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Week In Politics: Robert Mueller Hearing And Growing Concerns Over Russian Meddling


Robert Mueller, the former special counsel, spent six hours on Capitol Hill this week. Analysts and pundits did what they do, kind of predictably. And now three days later, despite shouting from both sides - on air, of course, we just speak in a tone of quiet contemplation - our own Ron Elving, senior Washington editor and correspondent, joins us. Ron, thanks for being with us.

RON ELVING, BYLINE: Good to be with you, Scott.

SIMON: And before we speak of Mr. Mueller's appearance, let's note the Supreme Court handed President Trump at least a temporary victory last night.

ELVING: Yes. The court said the administration could begin using military funds to build certain portions of the president's wall on what are said to be drug-smuggling corridors on the Mexican border. Now, we should note that it was one of those 5-4 decisions and also one of those decisions based not on an issue but on the standing of the parties to bring the issue to court. The court did not address the underlying issue of the president's power to shift money in the budget for a purpose Congress has expressly refused to fund.

Now, there are still live lawsuits challenging the president's right to do this, arguing he's in defiance of the congressional spending authority. Those challenges will proceed. This decision was about what may go on in the meantime while those challenges proceed.

SIMON: All right. Robert Mueller. I am not going to use the word optics even once. What did Robert Mueller say that we should keep in mind today?

ELVING: He said Russia's interference in 2016 in our election was a systematic and widespread effort to disrupt and discredit American democracy. And he said the Russians are at it again, quote, "as we sit here," unquote. He said some people in the president's campaign had welcomed Russian help, and he detailed a number of ways that the president hindered, resisted and tried to undermine or delegitimize the Mueller investigation over the last two years. And he said that his report had not exonerated the president, despite what the president has said many times, and that he had been restrained from deciding whether to indict the president for a crime by a Justice Department policy that says you can't indict a sitting president.

SIMON: And yesterday a group of Democrats on the Judiciary Committee announced, quote, "we are in an impeachment investigation." Are those the right words for what's going on now? Is there growing support for actual impeachment in the House?

ELVING: There is growing support. Yesterday a handful of new commitments came in, bringing the total to just over a hundred, around a hundred. That's still less, though, than half of the entire Democratic caucus. Most of the Democratic caucus is still hesitant to go there, and they know that Republicans are not going to supply any votes in the House and that they won't convict the president in the Senate. So impeaching him in the House would be the end of it. And moreover, they know that the public is not really behind impeachment at this point.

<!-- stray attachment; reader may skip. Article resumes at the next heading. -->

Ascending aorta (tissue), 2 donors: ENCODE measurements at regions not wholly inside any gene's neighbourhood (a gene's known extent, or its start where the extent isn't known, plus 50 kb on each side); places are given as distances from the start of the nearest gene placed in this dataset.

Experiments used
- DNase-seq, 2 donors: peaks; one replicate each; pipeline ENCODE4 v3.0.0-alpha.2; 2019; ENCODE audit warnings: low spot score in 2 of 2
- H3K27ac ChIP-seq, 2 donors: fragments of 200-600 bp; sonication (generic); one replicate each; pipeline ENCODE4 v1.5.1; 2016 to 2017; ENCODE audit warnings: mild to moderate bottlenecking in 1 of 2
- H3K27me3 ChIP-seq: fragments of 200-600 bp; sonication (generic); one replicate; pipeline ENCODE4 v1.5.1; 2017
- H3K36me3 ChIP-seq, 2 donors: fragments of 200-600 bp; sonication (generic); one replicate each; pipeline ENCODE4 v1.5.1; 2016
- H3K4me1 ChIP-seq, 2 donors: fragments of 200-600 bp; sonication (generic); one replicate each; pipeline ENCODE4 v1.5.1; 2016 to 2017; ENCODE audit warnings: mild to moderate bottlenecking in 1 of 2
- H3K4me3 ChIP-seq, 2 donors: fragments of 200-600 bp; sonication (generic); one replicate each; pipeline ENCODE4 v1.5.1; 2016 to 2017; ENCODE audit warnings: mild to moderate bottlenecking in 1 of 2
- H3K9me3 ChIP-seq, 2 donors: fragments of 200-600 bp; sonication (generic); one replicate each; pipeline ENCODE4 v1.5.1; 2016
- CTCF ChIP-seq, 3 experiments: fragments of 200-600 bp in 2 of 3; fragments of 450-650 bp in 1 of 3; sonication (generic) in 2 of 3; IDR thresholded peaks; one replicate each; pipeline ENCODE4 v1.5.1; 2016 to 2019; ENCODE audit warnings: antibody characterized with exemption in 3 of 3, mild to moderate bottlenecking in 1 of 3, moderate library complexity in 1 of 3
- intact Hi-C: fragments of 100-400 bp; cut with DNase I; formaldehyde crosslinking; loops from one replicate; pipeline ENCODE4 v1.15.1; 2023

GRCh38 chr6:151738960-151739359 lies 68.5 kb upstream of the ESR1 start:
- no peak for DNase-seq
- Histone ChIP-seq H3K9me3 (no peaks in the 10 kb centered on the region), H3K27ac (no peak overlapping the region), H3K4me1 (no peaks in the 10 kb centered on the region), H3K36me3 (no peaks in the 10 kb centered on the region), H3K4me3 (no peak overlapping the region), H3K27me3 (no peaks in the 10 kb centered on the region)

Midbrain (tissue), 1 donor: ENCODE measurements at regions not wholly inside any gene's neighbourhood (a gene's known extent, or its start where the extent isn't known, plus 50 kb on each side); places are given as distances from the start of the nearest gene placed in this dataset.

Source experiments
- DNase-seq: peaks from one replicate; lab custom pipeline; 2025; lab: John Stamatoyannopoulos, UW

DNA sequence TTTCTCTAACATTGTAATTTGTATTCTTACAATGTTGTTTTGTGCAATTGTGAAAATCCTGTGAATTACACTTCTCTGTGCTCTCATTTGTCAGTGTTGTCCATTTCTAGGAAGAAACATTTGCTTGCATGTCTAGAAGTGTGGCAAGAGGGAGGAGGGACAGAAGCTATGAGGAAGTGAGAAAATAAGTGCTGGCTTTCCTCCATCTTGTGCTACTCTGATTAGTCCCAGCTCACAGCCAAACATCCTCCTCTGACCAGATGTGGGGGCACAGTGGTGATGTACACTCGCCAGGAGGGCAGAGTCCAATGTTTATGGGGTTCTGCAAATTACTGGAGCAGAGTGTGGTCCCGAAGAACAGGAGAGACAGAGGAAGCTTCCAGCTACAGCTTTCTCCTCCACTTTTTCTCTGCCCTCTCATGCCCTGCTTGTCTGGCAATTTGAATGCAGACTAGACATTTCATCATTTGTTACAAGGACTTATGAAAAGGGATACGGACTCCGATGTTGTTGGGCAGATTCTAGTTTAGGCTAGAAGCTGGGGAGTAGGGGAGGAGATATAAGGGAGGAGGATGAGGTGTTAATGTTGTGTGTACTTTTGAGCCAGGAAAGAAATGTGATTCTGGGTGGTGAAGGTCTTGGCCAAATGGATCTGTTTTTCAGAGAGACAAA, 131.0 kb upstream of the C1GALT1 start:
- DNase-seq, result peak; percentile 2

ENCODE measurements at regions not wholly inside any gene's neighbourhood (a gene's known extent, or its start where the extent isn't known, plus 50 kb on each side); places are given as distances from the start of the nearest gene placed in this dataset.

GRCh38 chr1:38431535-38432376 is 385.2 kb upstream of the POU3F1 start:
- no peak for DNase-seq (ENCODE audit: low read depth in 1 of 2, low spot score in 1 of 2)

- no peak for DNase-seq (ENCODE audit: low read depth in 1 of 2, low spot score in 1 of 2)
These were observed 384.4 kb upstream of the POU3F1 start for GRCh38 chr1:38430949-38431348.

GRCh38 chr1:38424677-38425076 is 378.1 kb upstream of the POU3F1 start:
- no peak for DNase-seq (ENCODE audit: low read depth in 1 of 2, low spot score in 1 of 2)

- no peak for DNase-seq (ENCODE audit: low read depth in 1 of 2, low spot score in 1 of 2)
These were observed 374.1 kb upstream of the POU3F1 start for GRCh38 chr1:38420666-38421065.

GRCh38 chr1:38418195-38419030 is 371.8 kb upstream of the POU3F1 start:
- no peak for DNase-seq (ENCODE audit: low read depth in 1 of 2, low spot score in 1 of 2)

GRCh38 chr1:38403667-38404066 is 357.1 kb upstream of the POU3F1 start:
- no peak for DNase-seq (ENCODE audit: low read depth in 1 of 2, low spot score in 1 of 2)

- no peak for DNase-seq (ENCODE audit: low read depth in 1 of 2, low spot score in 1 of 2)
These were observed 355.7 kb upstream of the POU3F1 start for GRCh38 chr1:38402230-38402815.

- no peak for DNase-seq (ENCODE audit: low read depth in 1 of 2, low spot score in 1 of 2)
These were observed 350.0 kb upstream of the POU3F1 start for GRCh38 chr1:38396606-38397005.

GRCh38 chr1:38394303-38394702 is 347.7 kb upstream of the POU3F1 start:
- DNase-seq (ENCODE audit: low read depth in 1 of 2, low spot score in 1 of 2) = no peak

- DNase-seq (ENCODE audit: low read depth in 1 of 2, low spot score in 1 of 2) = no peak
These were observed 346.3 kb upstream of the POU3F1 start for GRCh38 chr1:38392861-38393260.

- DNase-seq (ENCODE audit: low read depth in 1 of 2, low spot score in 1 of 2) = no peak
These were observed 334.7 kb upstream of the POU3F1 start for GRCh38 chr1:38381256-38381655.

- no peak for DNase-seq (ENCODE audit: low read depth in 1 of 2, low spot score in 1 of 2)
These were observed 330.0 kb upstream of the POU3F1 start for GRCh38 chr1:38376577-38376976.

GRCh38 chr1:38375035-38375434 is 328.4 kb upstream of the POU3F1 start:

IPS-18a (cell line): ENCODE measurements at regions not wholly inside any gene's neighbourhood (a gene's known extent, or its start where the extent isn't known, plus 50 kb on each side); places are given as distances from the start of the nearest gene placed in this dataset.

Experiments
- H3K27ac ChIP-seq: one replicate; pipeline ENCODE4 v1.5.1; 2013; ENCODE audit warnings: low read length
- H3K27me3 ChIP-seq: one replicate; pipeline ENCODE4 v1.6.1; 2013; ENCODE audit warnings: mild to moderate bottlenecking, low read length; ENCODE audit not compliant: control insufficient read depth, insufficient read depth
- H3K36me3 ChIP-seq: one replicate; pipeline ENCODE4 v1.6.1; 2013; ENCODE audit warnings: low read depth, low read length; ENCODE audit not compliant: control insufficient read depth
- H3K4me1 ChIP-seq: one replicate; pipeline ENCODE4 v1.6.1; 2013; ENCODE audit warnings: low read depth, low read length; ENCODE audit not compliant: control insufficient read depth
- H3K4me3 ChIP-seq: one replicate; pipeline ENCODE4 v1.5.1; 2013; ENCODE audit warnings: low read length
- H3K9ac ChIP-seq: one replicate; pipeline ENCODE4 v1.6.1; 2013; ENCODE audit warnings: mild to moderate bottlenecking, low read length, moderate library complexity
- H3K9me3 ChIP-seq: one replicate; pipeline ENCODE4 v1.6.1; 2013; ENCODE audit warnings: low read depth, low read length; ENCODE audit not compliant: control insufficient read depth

So the Judiciary Committee and others are going forward with what might be called a pre-impeachment investigation. They have subpoenas out for the underlying evidence gathered by Mueller and for other people and other documents and records, and they want to continue to build a case that could become a formal impeachment proceeding.

SIMON: And impeachment will surely be posed at the Democratic presidential debates Tuesday and Wednesday. What else are you watching for?

ELVING: Health care. Of course, they're going to talk about different plans for expanding health care coverage and dealing with the costs. They're going to talk about criminal justice and the racial implications of past efforts to fight crime. And that issue's going to arise especially as people attack Joe Biden essentially for having been a moderate or centrist Democrat for much of his career.

SIMON: Speaking of real issues, the GDP grew at a slower rate this quarter. There is some expectation the Fed may cut rates. The economy, according to polls, course, has been President Trump's strongest issue. Will that hold if it softens? Will it make him more vulnerable to criticism from all quarters?

ELVING: We've learned now that growth was down to 2.1% in the second three months of this year. That's much slower than it had been. And we learned that growth was also weaker than previously thought in the last quarter of last year, meaning that growth for all of last year, the second year of the Trump presidency, after the tax cuts, was weaker than previously reported, About on a par with the later years of President Obama. So this will add pressure on the Federal Reserve. But whether the Fed cuts or not, we are approaching the end of a decade of economic expansion, and that winds up being, very possibly, the most important context for the election next year.

SIMON: Ron Elving, thanks so much for being with us.

ELVING: Thank you, Scott. Transcript provided by NPR, Copyright NPR.

Ron Elving is Senior Editor and Correspondent on the Washington Desk for NPR News, where he is frequently heard as a news analyst and writes regularly for NPR.org.